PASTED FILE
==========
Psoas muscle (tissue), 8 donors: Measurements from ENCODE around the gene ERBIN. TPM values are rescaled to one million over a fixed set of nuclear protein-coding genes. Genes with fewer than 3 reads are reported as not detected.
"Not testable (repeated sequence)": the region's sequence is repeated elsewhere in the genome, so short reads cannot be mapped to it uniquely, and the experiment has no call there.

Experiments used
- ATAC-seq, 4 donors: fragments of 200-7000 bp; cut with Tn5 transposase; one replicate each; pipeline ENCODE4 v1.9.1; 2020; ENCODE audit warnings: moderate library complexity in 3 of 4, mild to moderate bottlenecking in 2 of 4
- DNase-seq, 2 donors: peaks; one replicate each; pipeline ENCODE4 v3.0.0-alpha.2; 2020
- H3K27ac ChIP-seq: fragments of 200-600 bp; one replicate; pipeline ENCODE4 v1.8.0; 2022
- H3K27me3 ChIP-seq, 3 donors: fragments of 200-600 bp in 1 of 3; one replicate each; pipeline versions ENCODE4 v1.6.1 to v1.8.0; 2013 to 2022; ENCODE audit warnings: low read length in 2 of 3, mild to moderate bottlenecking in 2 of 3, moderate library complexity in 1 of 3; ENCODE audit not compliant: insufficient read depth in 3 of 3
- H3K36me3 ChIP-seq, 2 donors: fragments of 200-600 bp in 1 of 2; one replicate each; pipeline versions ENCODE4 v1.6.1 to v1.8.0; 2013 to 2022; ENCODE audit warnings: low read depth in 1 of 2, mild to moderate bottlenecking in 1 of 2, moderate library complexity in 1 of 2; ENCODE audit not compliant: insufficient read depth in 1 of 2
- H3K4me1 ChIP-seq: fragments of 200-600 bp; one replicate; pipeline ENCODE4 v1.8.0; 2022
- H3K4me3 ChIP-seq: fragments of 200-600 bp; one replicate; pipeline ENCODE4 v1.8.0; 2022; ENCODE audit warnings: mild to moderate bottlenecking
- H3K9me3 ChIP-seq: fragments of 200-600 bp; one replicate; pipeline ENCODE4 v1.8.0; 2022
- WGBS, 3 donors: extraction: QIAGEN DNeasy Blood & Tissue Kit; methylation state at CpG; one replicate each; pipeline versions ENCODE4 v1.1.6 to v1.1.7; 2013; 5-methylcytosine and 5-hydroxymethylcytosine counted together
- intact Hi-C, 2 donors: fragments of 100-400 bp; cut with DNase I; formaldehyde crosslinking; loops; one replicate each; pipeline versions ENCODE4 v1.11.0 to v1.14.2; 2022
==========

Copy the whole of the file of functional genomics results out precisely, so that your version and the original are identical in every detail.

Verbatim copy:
Psoas muscle (tissue), 8 donors: Measurements from ENCODE around the gene ERBIN. TPM values are rescaled to one million over a fixed set of nuclear protein-coding genes. Genes with fewer than 3 reads are reported as not detected.
"Not testable (repeated sequence)": the region's sequence is repeated elsewhere in the genome, so short reads cannot be mapped to it uniquely, and the experiment has no call there.

Experiments used
- ATAC-seq, 4 donors: fragments of 200-7000 bp; cut with Tn5 transposase; one replicate each; pipeline ENCODE4 v1.9.1; 2020; ENCODE audit warnings: moderate library complexity in 3 of 4, mild to moderate bottlenecking in 2 of 4
- DNase-seq, 2 donors: peaks; one replicate each; pipeline ENCODE4 v3.0.0-alpha.2; 2020
- H3K27ac ChIP-seq: fragments of 200-600 bp; one replicate; pipeline ENCODE4 v1.8.0; 2022
- H3K27me3 ChIP-seq, 3 donors: fragments of 200-600 bp in 1 of 3; one replicate each; pipeline versions ENCODE4 v1.6.1 to v1.8.0; 2013 to 2022; ENCODE audit warnings: low read length in 2 of 3, mild to moderate bottlenecking in 2 of 3, moderate library complexity in 1 of 3; ENCODE audit not compliant: insufficient read depth in 3 of 3
- H3K36me3 ChIP-seq, 2 donors: fragments of 200-600 bp in 1 of 2; one replicate each; pipeline versions ENCODE4 v1.6.1 to v1.8.0; 2013 to 2022; ENCODE audit warnings: low read depth in 1 of 2, mild to moderate bottlenecking in 1 of 2, moderate library complexity in 1 of 2; ENCODE audit not compliant: insufficient read depth in 1 of 2
- H3K4me1 ChIP-seq: fragments of 200-600 bp; one replicate; pipeline ENCODE4 v1.8.0; 2022
- H3K4me3 ChIP-seq: fragments of 200-600 bp; one replicate; pipeline ENCODE4 v1.8.0; 2022; ENCODE audit warnings: mild to moderate bottlenecking
- H3K9me3 ChIP-seq: fragments of 200-600 bp; one replicate; pipeline ENCODE4 v1.8.0; 2022
- WGBS, 3 donors: extraction: QIAGEN DNeasy Blood & Tissue Kit; methylation state at CpG; one replicate each; pipeline versions ENCODE4 v1.1.6 to v1.1.7; 2013; 5-methylcytosine and 5-hydroxymethylcytosine counted together
- intact Hi-C, 2 donors: fragments of 100-400 bp; cut with DNase I; formaldehyde crosslinking; loops; one replicate each; pipeline versions ENCODE4 v1.11.0 to v1.14.2; 2022